Somewhere Safer’s Second Show; or, Acting is Hard

(Why am I naming days?) (And what does it mean to “Help build the honeycomb?)

8/14/13, Day 13, 616: Somewhere Safer’s Second Show; or Acting is Hard

Yesterday was Somewhere Safer’s second show, a Wednesday matinee with a surprisingly lively audience (thank you Isaiah, Ken, Kris and HeatherLR). It was also the second show where I unmistakably messed up a line (though I did better than the first show).

Now, sure, I could go easy on myself; after all, I came very late into the rehearsal process and it’s the Fringe, which means that you don’t have the kind of consecutive performance dates that make full ownership of the role easier. But Lauren’s wonderful play–and the part of Hal, who is entirely fictional and yet to whom I feel beholden to honor as if he were a living soul–deserve accuracy, if not perfection.

“I just go on the stage, listen, and try to forget I know my lines.”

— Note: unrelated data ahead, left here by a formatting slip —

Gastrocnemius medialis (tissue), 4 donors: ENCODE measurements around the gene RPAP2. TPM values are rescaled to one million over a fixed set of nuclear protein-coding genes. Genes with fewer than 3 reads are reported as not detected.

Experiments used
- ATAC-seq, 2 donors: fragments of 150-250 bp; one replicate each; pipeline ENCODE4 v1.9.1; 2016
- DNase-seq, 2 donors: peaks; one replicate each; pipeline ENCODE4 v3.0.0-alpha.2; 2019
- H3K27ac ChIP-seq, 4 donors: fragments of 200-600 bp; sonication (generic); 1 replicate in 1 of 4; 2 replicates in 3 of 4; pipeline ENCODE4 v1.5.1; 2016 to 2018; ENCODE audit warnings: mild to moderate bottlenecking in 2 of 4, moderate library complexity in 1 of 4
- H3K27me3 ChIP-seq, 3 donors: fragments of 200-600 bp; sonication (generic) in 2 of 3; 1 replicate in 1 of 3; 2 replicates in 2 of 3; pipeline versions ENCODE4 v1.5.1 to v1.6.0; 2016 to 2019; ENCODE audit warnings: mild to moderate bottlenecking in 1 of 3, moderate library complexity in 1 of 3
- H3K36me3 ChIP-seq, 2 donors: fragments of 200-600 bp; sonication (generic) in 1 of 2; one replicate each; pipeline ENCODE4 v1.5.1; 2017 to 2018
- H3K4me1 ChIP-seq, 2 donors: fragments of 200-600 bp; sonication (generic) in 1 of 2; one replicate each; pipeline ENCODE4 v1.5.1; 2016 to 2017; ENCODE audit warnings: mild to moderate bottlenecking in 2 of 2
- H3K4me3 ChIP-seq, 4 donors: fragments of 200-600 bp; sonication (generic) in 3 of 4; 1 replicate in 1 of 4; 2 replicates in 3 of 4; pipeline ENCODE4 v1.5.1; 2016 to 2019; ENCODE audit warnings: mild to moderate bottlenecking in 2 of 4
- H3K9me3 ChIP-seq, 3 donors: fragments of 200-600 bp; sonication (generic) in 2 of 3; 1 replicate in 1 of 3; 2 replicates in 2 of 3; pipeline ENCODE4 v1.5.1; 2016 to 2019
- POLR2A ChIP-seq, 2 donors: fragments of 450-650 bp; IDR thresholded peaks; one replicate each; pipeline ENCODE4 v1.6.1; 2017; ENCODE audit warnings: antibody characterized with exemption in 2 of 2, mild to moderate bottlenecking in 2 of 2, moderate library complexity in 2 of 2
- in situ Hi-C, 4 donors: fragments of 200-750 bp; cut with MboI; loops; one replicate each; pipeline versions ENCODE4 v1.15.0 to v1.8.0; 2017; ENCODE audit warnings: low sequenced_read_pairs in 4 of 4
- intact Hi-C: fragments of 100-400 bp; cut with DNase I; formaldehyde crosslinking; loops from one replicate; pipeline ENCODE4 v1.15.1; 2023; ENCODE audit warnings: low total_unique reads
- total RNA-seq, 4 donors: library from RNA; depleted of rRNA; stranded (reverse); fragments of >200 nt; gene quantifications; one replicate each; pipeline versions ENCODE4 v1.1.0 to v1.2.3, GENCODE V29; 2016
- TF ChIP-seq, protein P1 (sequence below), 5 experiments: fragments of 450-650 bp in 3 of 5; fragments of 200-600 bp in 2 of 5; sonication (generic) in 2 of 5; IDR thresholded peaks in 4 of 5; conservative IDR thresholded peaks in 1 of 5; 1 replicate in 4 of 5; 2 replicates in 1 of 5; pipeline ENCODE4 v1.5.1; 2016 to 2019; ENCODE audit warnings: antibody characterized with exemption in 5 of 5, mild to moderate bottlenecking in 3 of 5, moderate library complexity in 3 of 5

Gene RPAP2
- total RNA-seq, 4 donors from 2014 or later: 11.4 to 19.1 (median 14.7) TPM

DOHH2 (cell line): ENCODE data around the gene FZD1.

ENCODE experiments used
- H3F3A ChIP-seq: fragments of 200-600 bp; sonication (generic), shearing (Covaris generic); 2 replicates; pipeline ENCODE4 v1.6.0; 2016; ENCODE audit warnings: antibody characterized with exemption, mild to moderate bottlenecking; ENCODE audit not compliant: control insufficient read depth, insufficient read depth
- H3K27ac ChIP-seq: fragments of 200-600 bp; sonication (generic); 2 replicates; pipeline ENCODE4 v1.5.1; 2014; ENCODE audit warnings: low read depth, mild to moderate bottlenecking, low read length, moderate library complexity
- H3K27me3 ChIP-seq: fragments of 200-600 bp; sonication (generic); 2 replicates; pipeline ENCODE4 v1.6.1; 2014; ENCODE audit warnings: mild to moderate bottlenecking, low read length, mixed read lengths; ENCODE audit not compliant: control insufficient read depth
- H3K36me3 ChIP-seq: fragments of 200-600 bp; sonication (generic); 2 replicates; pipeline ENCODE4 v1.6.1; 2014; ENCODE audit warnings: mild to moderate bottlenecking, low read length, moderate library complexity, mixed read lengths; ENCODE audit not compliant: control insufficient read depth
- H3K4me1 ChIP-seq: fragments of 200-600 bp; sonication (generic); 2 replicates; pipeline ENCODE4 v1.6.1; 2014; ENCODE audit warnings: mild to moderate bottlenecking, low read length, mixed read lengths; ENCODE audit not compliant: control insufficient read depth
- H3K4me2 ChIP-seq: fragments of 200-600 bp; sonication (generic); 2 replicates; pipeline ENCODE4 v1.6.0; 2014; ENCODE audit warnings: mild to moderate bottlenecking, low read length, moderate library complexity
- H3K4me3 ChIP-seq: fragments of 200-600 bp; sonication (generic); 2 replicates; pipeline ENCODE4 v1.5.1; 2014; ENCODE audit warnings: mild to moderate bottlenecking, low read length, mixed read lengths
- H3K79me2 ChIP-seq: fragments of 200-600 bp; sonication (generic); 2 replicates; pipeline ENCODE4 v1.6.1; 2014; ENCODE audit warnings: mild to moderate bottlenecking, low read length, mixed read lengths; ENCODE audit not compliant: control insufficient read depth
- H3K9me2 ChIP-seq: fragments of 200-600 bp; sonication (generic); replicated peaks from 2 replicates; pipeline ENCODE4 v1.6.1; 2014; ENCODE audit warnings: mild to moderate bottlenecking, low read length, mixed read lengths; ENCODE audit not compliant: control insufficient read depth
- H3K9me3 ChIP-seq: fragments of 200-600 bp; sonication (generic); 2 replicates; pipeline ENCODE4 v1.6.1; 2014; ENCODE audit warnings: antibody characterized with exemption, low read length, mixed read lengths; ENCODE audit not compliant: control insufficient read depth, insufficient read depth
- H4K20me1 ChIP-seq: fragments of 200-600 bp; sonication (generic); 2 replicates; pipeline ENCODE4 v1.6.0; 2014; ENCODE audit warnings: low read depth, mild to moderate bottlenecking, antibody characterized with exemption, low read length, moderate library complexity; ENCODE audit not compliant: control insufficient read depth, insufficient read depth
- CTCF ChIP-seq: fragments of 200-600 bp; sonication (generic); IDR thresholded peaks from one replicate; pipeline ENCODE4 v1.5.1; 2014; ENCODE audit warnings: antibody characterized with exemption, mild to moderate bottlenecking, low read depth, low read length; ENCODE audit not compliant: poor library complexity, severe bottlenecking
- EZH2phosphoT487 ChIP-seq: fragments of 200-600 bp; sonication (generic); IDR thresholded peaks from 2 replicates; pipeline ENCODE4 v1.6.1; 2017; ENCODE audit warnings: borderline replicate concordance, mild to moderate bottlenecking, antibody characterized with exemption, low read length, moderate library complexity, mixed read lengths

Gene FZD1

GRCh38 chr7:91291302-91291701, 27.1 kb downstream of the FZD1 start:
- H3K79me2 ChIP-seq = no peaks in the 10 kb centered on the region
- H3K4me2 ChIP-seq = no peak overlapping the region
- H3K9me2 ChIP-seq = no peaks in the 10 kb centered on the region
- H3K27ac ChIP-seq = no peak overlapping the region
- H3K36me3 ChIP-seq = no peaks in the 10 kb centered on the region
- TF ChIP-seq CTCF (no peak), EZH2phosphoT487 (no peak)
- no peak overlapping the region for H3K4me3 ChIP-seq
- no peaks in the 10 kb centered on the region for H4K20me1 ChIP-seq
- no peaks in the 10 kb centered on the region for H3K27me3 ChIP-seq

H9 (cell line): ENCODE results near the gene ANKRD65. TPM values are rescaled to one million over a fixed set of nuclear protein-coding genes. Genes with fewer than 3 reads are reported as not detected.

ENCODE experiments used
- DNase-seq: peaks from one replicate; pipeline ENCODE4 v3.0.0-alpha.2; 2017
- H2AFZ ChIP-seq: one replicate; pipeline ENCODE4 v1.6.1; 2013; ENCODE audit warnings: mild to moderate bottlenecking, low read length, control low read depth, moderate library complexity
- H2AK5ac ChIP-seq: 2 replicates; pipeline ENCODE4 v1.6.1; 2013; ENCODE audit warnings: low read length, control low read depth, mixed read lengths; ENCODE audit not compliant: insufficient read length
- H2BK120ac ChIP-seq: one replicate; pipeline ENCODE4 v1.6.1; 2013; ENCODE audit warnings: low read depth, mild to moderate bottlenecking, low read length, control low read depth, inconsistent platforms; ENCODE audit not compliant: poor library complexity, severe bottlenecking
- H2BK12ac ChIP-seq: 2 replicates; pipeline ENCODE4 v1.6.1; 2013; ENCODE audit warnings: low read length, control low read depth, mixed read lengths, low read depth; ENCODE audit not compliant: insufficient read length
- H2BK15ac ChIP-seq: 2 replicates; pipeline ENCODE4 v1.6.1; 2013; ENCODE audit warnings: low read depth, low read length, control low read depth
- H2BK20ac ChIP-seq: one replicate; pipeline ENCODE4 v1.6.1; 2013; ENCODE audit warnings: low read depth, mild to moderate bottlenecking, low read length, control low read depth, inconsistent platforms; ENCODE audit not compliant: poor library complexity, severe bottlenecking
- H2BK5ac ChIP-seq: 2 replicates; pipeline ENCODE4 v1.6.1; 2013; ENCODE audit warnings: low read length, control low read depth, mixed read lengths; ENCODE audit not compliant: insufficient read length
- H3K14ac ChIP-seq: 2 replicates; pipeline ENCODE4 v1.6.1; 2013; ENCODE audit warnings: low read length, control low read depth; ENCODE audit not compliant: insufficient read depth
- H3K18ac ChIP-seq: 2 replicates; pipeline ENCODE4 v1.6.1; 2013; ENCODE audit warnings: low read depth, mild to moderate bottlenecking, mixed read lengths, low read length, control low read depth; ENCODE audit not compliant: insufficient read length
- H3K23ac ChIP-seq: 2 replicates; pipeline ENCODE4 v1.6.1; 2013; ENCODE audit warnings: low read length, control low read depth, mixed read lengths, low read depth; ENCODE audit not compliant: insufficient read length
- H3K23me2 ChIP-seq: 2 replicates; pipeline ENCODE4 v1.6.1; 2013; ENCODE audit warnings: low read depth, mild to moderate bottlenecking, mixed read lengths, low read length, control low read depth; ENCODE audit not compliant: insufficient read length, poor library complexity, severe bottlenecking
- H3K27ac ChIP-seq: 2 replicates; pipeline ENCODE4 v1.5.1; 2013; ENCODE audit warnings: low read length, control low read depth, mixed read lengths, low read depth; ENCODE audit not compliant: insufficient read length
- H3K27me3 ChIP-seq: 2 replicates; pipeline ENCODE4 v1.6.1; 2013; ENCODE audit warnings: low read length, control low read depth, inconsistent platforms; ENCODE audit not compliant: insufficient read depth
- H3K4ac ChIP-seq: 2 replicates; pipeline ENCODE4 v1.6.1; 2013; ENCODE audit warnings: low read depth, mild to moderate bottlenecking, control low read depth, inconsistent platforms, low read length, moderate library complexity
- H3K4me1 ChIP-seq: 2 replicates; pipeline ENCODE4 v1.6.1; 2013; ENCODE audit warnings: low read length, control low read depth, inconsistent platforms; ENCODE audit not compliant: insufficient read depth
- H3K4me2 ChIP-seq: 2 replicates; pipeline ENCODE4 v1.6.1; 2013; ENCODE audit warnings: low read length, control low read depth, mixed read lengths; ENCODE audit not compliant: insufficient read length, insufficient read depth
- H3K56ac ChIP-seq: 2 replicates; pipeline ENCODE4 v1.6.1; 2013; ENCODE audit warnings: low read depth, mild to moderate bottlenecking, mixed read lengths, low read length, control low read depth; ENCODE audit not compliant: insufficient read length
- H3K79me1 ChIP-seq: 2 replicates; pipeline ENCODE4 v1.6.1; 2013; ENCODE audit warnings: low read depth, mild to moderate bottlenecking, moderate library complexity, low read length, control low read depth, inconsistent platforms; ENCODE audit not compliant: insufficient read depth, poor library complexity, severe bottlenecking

This advice, given to me by the Philadelphia based actor Greg Wood, has stayed with me for more than 15 years. He was tearing it up as Jamie in A Moon for the Misbegotten–still one of my favorite performances of all time–and I couldn’t believe that such a performance was the result of such a simple approach (and it probably wasn’t–we were at a bar, after all, and he may have wished to dislodge the eager student actor peppering him with questions).

As time has gone on, those words have deepened and taken on a kind of paradoxical truth: plays seem most real when it feels as if we’re all just making it up as we go along, but in order to seem that way, we must grind the play so deeply into our bones that when we “forget our lines”, they are the only words that we could possibly say.  So, I’m walking that balance in Somewhere Safer, trying to remember to forget without forgetting that I haven’t remembered deeply enough to truly forget. And you should come see the play, please.

And now…
…looking back at yesterday, August 14, what small things did I do to help build the Honeycomb?

Technique never stands still: it only advances or retreats…

Writing: 3 days in a row
Yoga: 3 days in a row
Spanish: 3 days in a row

Categories: Uncategorized

2 Comments »

  1. Thank you Gus. And even though we were at a bar, I was not trying to dislodge myself. I remember very much enjoying our conversations.

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